Well we have all seen the films and the rest is Hollywood history, the British are slaughtered at Isandlwana and then the heroic defence at Rorkes Drift against the savage Zulu’s, the end.
    Still the Zulu’s are the real heroes at the end of the day in my opinion. Forget about the British for the moment and look at what the Zulu achieved. They defeated an invading army, in a war, which was started by the British, equipped with the most modern weapons of the day, with only spears, and some shields made from cattle skin. Not body armour by any means. Only now are the Zulu’s getting some recognition.

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    • #3
      A Dubliner by the name of James Henry Reynolds...he was a Surgeon Major in the RAMC and won a VC at Rorkes Drift .

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      • #4
        Sorry Trooper. Isandlwana was the Zulus first and last victory of any signifigance in the war. They lost the war and King Cetsewayo was paraded more or less as a trophy in London. They did manage to kill Queen Victoria's grandson in June 1879 and prove that they were the most fearsome and certainly the most courageous African warriors ever.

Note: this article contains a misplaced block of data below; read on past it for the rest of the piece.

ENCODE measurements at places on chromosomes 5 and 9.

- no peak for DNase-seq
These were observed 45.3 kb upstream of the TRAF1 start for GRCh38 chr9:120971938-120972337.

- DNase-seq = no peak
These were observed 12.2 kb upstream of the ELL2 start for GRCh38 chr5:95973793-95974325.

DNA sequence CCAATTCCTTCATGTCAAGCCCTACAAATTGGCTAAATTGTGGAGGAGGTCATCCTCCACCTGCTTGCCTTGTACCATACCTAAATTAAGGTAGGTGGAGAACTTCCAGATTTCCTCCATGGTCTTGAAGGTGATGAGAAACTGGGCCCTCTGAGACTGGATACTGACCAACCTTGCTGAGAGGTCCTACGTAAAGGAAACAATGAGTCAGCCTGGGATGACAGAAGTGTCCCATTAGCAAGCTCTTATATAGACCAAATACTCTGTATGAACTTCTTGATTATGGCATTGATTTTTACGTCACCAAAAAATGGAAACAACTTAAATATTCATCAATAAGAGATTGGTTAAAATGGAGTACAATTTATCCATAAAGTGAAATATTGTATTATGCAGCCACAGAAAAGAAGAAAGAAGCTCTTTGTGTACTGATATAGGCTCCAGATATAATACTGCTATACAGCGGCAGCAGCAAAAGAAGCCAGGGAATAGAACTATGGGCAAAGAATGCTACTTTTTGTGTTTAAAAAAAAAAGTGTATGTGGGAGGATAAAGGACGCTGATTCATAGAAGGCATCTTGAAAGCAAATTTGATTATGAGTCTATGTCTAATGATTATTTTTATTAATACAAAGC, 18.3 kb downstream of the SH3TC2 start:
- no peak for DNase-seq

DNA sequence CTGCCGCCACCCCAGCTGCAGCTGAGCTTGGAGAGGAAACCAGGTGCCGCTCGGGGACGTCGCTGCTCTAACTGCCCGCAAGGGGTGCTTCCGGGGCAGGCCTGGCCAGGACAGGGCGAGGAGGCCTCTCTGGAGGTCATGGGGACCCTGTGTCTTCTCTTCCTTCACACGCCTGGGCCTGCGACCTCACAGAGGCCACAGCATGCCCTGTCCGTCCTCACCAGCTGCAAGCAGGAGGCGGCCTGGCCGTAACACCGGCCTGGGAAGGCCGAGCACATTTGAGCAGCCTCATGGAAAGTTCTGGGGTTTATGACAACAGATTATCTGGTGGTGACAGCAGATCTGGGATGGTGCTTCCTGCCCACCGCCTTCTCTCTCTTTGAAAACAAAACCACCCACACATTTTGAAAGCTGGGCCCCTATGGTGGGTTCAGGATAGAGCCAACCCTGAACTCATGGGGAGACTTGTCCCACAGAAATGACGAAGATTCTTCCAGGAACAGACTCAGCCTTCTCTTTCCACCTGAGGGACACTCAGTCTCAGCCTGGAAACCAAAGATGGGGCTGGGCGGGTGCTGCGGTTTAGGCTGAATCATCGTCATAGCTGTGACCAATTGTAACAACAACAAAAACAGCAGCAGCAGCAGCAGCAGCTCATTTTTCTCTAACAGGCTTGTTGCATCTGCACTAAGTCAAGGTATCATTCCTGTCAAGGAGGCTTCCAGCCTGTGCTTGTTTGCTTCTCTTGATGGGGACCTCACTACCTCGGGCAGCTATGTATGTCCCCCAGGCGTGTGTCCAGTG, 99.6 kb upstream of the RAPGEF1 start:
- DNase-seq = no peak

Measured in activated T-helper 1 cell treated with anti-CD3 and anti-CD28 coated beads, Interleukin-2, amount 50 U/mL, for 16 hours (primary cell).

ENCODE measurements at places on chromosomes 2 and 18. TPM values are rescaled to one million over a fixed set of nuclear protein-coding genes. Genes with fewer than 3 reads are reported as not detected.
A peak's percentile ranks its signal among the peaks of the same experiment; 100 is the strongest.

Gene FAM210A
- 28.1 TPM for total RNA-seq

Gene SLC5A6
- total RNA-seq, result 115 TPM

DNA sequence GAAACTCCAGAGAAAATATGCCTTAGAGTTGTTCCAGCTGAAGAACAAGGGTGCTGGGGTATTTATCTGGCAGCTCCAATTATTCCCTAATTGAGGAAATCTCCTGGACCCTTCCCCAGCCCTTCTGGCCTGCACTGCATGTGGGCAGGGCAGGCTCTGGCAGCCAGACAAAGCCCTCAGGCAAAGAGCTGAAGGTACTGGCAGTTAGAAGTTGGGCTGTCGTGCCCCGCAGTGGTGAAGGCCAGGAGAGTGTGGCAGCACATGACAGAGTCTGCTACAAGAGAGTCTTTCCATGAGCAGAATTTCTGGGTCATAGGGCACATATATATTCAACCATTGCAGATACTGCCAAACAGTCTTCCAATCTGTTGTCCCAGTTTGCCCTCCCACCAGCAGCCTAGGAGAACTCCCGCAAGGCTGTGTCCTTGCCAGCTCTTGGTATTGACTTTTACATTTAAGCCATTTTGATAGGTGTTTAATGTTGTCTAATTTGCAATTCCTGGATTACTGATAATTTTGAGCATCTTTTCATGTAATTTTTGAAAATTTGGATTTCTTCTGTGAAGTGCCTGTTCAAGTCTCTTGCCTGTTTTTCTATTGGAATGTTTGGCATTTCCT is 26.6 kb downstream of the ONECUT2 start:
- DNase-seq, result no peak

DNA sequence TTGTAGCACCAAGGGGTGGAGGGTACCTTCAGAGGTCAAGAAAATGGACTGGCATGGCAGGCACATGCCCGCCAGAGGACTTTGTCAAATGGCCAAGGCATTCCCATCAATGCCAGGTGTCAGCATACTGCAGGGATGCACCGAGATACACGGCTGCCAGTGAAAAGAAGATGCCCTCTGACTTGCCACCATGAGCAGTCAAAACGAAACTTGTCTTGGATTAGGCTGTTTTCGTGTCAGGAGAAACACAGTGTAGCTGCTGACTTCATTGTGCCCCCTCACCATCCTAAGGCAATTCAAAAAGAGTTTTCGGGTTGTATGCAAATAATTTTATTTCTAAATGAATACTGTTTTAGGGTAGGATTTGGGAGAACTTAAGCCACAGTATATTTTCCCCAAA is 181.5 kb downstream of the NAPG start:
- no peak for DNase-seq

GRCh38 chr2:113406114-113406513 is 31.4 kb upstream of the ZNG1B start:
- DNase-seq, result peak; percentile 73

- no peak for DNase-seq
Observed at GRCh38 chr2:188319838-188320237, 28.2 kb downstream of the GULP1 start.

sigpic
        Say NO to violence against Women

        Originally posted by hedgehog
        My favourite moment was when the
        Originally posted by hedgehog
        red headed old dear got a smack on her ginger head

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        • #5
          It appears that the regular officers Lts.Chard and Bromhead were not exactly the brightest and in fact the garrison owe their survival to the commissary officer Dalton---an Irishman, in fact although the regiment was Welsh there were more English and Irish present at Rourke's drift than Welsh

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          • #6
            The 24th was actually an English Regiment.